The creation of this working group follows the two-year investigation by the US Department of Justice into collusion among the world’s top liners (which didn’t lead to charges) and the meeting between Regulators from the US, the EU and China, which met in September last year and determined there was so far no evidence of anti-competitive behavior in container shipping.

Nevertheless, since then, allegations of profiteering and collusion have ramped up amid the spectacular, record earnings made by global carriers during the pandemic and other global shipping cartel investigations, most notably in the car carrier segment, have resulted in significant fines in recent years. 

Source: Splash



23.02.2022 EU Commission proposes Data Act

On the 23rd of February, the European Commission proposed the Data Act, containing rules on who can use and access data generated in the EU across all economic sectors. The Data Act shall ensure fairness in the digital environment, stimulate a competitive data market, open opportunities for data-driven innovation and make data more accessible for all. It shall lead to new, innovative services and more competitive prices for aftermarket services and repairs of connected objects. This last horizontal building block of the Commission’s data strategy shall play a key role in the digital transformation, in line with the 2030 digital objectives.

The Data Act addresses the legal, economic and technical issues that lead to data being under-used. The new rules shall make more data available for reuse and are expected to create €270 billion of additional GDP by 2028. The proposal for the Data Act includes:

  • Measures to allow users of connected devices to gain access to data generated by them.
  • Measures to rebalance negotiation power for SMEs by preventing abuse of contractual imbalances in data sharing contracts.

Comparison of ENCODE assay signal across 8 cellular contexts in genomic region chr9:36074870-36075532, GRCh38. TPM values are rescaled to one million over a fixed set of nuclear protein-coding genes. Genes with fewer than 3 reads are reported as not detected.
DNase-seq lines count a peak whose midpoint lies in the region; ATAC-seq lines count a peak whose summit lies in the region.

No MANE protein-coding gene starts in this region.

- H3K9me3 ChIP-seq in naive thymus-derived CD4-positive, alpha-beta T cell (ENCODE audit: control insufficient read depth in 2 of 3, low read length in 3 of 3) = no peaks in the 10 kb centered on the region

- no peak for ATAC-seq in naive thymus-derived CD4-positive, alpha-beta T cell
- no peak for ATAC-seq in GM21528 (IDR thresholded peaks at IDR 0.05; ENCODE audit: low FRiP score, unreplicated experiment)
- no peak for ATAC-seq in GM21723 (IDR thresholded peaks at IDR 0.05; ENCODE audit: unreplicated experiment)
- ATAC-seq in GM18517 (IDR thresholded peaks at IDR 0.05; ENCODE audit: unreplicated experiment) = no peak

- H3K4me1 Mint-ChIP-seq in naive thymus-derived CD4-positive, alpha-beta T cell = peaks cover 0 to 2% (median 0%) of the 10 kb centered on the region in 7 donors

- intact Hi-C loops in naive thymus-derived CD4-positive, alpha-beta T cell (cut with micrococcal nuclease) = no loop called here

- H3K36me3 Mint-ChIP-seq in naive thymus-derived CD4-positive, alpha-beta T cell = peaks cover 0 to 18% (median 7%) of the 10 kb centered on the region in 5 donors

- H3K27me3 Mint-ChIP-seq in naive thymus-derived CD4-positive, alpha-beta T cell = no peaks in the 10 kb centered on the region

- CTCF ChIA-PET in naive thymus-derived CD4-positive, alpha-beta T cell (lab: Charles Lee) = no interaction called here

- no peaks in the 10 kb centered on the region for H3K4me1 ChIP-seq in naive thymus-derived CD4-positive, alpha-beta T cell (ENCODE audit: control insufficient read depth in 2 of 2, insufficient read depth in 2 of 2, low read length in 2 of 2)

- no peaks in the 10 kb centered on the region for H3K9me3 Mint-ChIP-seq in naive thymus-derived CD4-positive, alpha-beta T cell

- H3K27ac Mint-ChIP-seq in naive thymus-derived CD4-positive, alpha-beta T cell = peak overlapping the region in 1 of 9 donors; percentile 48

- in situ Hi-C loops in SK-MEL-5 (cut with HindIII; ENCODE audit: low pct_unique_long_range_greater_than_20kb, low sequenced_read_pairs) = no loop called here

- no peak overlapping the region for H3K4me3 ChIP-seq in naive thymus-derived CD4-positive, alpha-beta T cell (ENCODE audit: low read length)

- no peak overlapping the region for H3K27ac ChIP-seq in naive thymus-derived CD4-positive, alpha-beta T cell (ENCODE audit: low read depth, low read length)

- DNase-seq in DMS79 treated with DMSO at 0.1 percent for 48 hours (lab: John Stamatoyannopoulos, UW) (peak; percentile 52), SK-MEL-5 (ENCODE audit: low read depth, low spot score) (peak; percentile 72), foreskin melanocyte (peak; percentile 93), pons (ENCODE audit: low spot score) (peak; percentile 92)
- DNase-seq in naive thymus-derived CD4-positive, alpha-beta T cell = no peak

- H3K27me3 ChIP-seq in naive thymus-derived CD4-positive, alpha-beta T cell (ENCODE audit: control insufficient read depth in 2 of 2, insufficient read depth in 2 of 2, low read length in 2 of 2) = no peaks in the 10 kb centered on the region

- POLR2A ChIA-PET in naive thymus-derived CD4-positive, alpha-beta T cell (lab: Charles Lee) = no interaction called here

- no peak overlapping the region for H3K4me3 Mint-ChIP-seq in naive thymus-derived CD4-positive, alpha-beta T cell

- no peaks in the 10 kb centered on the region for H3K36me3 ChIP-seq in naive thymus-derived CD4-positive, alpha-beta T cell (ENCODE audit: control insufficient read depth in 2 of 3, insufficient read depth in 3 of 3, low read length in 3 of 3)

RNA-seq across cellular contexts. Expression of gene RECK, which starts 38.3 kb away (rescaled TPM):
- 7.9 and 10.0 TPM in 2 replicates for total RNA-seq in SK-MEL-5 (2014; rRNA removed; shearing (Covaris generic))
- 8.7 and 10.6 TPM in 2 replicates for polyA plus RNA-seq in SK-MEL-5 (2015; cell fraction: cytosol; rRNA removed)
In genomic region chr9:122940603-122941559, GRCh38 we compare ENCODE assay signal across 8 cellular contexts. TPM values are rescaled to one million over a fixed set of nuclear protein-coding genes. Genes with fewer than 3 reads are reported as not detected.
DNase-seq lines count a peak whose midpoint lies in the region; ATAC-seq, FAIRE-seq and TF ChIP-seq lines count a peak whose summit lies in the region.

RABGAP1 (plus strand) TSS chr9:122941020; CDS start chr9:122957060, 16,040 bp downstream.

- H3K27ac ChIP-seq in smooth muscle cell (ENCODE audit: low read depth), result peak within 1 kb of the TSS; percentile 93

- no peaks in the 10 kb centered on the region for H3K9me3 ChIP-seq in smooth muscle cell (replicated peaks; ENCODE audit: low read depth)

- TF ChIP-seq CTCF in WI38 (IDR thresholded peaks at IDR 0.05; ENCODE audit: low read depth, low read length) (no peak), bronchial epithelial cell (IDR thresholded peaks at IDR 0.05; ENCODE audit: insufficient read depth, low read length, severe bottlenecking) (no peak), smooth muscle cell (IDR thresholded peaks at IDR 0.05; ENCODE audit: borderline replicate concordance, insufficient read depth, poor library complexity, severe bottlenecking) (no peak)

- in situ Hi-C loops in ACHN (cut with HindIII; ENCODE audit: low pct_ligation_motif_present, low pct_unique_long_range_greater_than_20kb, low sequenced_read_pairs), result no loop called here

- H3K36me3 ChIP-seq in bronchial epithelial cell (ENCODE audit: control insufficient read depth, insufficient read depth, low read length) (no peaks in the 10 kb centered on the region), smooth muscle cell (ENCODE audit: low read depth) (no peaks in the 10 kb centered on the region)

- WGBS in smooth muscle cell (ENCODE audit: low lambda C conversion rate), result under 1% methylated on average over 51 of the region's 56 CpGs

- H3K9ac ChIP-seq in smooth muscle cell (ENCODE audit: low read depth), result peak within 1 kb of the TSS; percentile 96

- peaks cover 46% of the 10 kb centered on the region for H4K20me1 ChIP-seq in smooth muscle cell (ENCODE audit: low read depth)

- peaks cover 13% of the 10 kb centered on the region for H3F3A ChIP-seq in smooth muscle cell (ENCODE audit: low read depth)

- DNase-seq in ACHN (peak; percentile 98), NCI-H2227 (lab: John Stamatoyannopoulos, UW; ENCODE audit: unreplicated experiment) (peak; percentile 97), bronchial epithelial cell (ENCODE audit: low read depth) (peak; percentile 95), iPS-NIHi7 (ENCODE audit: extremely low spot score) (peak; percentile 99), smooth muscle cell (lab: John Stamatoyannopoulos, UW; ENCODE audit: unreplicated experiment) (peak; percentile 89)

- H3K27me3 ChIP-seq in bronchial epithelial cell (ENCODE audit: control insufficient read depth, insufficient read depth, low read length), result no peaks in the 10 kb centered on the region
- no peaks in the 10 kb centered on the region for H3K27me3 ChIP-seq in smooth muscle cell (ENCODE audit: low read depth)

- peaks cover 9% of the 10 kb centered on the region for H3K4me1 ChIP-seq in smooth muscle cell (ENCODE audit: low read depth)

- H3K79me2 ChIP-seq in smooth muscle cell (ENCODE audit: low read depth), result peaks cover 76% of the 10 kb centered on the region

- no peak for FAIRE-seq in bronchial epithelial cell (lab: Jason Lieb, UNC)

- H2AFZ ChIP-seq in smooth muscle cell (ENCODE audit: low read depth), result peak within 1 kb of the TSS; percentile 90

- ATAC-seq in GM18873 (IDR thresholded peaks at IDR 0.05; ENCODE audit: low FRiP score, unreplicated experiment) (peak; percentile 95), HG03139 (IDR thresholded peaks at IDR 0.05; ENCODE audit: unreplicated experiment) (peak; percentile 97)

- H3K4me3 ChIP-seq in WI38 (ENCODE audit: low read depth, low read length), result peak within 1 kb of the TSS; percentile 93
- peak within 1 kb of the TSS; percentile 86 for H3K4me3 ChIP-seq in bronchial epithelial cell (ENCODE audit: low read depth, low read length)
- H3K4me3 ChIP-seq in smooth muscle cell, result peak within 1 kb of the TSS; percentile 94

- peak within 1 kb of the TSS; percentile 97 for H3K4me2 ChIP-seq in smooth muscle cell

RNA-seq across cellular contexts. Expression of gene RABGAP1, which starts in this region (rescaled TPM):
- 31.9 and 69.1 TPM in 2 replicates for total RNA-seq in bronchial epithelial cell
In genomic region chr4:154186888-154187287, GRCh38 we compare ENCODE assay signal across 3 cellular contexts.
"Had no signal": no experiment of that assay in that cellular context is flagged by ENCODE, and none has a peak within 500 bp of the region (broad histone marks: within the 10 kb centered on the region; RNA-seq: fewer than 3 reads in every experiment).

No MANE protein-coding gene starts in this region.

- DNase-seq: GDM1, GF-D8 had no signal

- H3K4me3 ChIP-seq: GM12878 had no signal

• Means for public sector bodies to access and use data held by the private sector that is necessary for exceptional circumstances, particularly in case of a public emergency.
  • New rules allowing customers to effectively switch between different cloud data-processing services providers and putting in place safeguards against unlawful data transfer. 

In addition, the Data Act reviews certain aspects of the Database Directive, which was created in the 1990s to protect investments in the structured presentation of data. Notably, it clarifies that databases containing data from Internet of Things devices and objects should not be subject to separate legal protection. This shall ensure they can be accessed and used.

Consumers and businesses will be able to access the data of their device and use it for aftermarket and value-added services, like predictive maintenance. Business and industrial players will have more data available and benefit from a competitive data market. Aftermarkets services providers will be able to offer more personalised services, and compete on an equal footing with comparable services offered by manufacturers, while data can be combined to develop entirely new digital services as well.

In support of the European strategy for data, the Commission has also published an overview of the common European data spaces that are being developed in various sectors and domains, including mobility.

Source: European Commission




Members' News Corner

09.02.2022 DP World sees 9.4 percent volume growth in 2021

In 2021, DP World has noted a volume growth of 9.4 percent towards 77.9 million TEU across its global portfolio of container terminals.